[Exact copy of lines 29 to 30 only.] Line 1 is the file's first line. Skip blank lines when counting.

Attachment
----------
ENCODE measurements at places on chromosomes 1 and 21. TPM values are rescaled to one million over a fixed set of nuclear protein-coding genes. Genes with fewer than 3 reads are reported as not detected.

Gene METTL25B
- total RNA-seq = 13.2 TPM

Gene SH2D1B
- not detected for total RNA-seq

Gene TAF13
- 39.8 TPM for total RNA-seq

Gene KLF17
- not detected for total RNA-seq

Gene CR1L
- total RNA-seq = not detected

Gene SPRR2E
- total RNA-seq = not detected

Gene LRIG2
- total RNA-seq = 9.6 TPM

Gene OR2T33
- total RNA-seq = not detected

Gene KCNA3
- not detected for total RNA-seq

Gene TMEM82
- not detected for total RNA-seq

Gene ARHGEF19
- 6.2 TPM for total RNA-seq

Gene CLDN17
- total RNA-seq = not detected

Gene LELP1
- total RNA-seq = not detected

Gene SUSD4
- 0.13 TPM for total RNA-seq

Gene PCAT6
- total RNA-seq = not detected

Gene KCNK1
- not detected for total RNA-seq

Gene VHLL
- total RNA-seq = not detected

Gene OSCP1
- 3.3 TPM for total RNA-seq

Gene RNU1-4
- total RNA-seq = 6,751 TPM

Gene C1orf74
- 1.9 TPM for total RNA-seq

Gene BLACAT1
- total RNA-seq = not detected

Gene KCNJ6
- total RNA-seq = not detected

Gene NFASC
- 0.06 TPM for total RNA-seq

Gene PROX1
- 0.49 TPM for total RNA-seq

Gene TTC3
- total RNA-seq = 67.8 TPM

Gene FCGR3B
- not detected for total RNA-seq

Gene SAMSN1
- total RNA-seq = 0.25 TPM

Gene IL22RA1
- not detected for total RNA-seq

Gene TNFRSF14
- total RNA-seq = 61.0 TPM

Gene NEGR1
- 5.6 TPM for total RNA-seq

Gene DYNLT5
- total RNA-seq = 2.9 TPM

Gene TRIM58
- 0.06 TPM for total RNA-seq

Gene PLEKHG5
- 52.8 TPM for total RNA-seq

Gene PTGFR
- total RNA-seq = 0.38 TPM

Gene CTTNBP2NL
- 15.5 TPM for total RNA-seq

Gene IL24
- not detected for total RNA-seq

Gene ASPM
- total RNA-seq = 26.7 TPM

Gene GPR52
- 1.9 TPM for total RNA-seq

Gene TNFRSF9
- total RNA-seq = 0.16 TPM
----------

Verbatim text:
- 0.13 TPM for total RNA-seq

Gene PCAT6